Verification of fluorescence intensity
Polystyrene microparticles (BD™ CompBeads; BD Biosciences), which bind specifically to mouse immunoglobulin light chain (κ), were used according to the manufacturer’s recommendation. Briefly, 50 μL of the microparticle suspension was transferred into 1.5-mL microtubes (n = 22). The anti-SMN mAb AF488-2B1 was diluted with 2% fetal bovine serum and 0.09% NaN3 containing PBS (Stain buffer; BD Biosciences). Pre-diluted (2-fold) mAbs (20 μL) were added to each tube. The final mAb concentrations in each microparticle suspension were 178.6, 89.3, 44.6, 22.3, 11.2, and 0 ng/mL, respectively. Each suspension was conducted in triplicate. All microtubes were tapped, mixed well, and incubated for 30 min at room temperature in the dark. After incubation, 1.5 mL of the staining buffer was added to each of the tubes. Stained microparticles were pelleted by centrifugation at 200 × g for 10 min, and resuspended in 50 μL of PBS(−). The microparticles were acquired under the same conditions as those used for the analysis of PBCs by imaging flow cytometry. A minimum of 1,300 events in the strictly focused population of microparticles were collected per sample.
SMN1, SMN2, and other related genes copy number analysis
Gene expression phenotypes were determined using SALSA multiplex ligation-dependent probe amplification (MLPA) kit P201-A2 (MRC-Holland, Amsterdam, Netherlands) . This kit contains a mixture of various nucleotide probes specific for SMN-related genes, including exon 7 and exon 8 of SMN1 (NM_000344); exon 7 and exon 8 of SMN2 (NM_017411); exons 1, 4, 6, and 8 of SMN1 and SMN2; exon 5 and exon 13 of NAIP; GTF2H2; RAD17; SERF1B; and other reference probes. After multiplex ligation-dependent probe amplification, the DNA fragments were analyzed using an Applied Biosystems 3130 Genetic Analyzer (Thermo Fisher Scientific, Waltham, MA) with GeneMapper software ver. 4.1 (Thermo Fisher Scientific).
Unpaired equal variance of the data was assessed by applying a two-sided Student’s t test (*p < 0.05, **p < 0.01, and ***p < 0.001). The differences in the slopes of the regression curves were assessed by analysis of covariance test (ANCOVA, p > 0.05). For the comparison within the SMA subjects, unpaired analytical data was assessed by the Brunner Munzel test using the statistical software “HAD” (HAD on16), which is available online (http://jmic-weblab.org/ojs/index.php/jmic/article/view/6/5). Multigroup test was assessed by Spearman’s rank correlation test, Kruskal–Wallis test, and Mann Whitney U test with subsequent Holm’s procedure (*p < 0.05, **p < 0.01, and ***p < 0.001). Trend test of continuous variables was assessed by Jonckheere–Terpstra test (*p < 0.05) using the statistical software “EZR” (Easy R, version 1.36), which is available online (http://www.jichi.ac.jp/saitama-sct/SaitamaHP.files/statmed.html).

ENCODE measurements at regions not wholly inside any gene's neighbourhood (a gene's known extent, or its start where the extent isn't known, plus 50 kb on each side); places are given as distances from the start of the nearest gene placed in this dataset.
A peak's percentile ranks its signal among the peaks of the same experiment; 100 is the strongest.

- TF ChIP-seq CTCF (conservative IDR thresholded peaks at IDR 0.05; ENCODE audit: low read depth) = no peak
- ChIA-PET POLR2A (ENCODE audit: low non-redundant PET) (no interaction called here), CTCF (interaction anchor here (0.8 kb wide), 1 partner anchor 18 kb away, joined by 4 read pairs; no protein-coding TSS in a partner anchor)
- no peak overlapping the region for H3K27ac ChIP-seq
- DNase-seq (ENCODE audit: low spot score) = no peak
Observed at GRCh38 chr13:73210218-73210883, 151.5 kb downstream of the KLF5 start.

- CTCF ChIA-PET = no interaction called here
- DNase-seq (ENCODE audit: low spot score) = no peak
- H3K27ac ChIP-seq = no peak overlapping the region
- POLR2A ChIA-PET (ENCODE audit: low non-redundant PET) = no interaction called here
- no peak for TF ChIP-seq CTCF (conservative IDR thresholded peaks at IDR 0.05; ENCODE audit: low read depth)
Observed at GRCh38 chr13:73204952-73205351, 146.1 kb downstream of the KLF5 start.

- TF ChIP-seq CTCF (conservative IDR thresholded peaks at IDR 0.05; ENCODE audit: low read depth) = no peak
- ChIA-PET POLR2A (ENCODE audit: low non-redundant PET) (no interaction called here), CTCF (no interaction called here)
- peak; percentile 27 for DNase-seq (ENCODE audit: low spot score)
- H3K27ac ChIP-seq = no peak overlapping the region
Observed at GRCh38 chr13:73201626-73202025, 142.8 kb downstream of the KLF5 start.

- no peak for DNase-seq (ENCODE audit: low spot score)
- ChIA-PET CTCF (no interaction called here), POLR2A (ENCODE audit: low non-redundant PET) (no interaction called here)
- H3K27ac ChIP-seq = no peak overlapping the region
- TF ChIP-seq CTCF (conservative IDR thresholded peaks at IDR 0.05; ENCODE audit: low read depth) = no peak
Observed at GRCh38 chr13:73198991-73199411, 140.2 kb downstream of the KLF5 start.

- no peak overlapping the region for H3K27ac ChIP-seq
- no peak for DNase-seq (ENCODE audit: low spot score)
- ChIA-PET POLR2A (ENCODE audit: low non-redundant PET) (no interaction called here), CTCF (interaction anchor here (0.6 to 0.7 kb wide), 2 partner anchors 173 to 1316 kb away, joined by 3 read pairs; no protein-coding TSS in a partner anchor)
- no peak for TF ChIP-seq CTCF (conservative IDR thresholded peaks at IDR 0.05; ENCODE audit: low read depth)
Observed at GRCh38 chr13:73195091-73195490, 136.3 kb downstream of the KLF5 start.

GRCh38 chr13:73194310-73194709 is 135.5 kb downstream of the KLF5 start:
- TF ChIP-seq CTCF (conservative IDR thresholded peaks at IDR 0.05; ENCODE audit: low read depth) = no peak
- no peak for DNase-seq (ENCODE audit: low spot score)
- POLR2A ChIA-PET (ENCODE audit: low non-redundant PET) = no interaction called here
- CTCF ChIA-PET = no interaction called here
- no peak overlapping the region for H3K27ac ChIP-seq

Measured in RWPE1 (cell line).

Determination of the cell populations to be analyzed
Previously, we reported data suggesting a difference in the level of SMN protein expression between SMA subjects and control subjects in cultured fibroblasts  and Epstein–Barr virus transformed B cells . In accordance with our prior results, we attempted to compare SMN protein expression in freshly isolated PBCs between SMA subjects and control subjects using imaging flow cytometry. Since PBCs comprise heterogeneous cell populations, we performed analyses to identify the appropriate cell population based on the expression of surface molecules. As shown in Fig 1A, PBCs were roughly classified into three groups by specific intensities of sidescatter (SSC) and CD33 (R1, R4, R5). In addition, CD3+ cells (R2) and CD19+ cells (R3) were included among the R1-gated cells (Fig 1B). The expression patterns of surface molecules on classified cells are detailed online in Supporting S1 Table. Thus, we attempted to analyze the expressions of SMN protein in PBCs by dividing the cells into four populations, comprised mainly of T cells (R2), B cells (R3), monocytes (R4), and neutrophils (R5).
(A) PBCs were analyzed using an anti-CD33 mAb (x-axis) and side scatter (SSC: y-axis). (B) R1-gated cells were analyzed using an anti-CD3 mAb (x-axis) and an anti-CD19 mAb (y-axis). The phenotypes of R2, R3, R4, and R5-gated cells are detailed in Supporting S1 Table online.
Verification of fluorescence intensity using imaging flow cytometry